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Bullitt Environmental Fellowship

The Bullitt Environmental Fellowship is a two-year, $50,000/year fellowship for graduate students interested in pursuing leadership positions within the environmental field.

Bullitt Foundation Vision

An essay by Denis Hayes. Cascadia, the Northwest corner of the United States and the Southwest corner of Canada, is emerging as ground zero for sustainable development.

Other Grant Opportunities

Notices of funding resources outside the Bullitt Foundation.

 

Ecosystem Services

The Bullitt Foundation’s Ecosystem Services program views conservation through a human lens. It favors bold projects that lie at the interface of human communities and the natural world. It seeks to advance innovations in the management of land, air, and water that will enable the citizens of the Pacific Northwest to live and work sustainably and serve as a model for others.

Program Objective:  We will restore and protect the ability of nature to sustain healthy and resilient urban communities and a sound economy.

The Ecosystem Services program makes grants to support efforts, based on sound science, to restore and protect the natural green infrastructure that provides ecological goods and services to the region’s major metropolitan areas.

One consequence of such efforts will be to illuminate the links between healthy ecosystems and vibrant human communities.  Unfortunately, these linkages are not well understood by most policymakers or by the public they serve. Ecosystem services include more than the obvious things – the products we obtain from natural ecosystems. They also include the fundamental life support services provided by them: purification of air, regulation of water flows, detoxification and decomposition of wastes, regeneration of soil fertility, pollination of food crops, and production and maintenance of biodiversity from which we derive the raw materials on which our economies and communities are built.

The Bullitt Foundation’s Ecosystem Services program views conservation through a human lens. It favors bold urban projects that lie at the interface of human communities and the natural world. It seeks to advance innovations in the management of land, air, and water that fully value the benefits of nature and enable the citizens of major metropolitan areas in the Pacific Northwest to live and work sustainably and serve as a model for others. It recognizes that reciprocal agreements, market mechanisms, taxes, fees, subsidies, and public education can complement regulation as a policy tool. It acknowledges climate change as a major additional stress on ecosystems, and it overlaps substantially and intentionally with the Foundation’s other programs.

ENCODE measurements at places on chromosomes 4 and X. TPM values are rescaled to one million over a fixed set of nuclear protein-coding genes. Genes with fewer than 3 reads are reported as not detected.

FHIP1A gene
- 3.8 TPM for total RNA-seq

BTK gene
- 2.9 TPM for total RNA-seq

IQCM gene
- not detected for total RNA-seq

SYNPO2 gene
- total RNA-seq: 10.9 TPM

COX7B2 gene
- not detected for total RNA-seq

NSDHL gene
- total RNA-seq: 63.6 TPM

Program priorities:

  • Major areas of program engagement include applied urban research and tool development, advanced regional planning and collaborative governance, conservation finance and environmental economics, and ecosystem defense and ecological restoration.  

Grants awarded from the Ecosystem Services Program typically seek to:

  • Retain remaining natural areas and open space within or near major urban regions to prevent the further loss of ecosystem service benefits.
  • Restore or enhance the provision of ecosystem services in urban areas where past activities have harmed natural capital and ecological processes.
  • Minimize urban demands for ecosystem services to reduce stress on natural systems and natural capital.
  • Ensure that management decisions and actions pertaining to urban, agricultural, and forest lands identify and properly account for ecosystem service values.
  • Mitigate to the extent possible unavoidable direct harm to natural ecosystems in urban regions and their ability to provide ecosystem services.

To advance these objectives grantees employ strategies to:

  • Illuminate the benefits of open space resources to urban sustainability, ecological well-being, and human health.
  • Increase the use of "soft-path" green infrastructure in urban or urbanizing areas.
  • Incorporate consideration of ecosystem service values in decisions affecting urban development at the site, neighborhood, city, and regional scales.
  • Advance regional governance guided by sophisticated urban and regional environmental planning.
  • Develop conservation finance mechanisms, metrics, and other needed tools to encourage protection and restoration of ecosystem service values.
  • Support actions to improve forest and agricultural practices in the proximity of metropolitan regions and prevent conversion of working agricultural and timberlands to urban uses.
  • Encourage policies and actions that build resilience in source areas for urban water supplies.
  • Monitor compliance with environmental laws and seek enforcement when they are violated.
 
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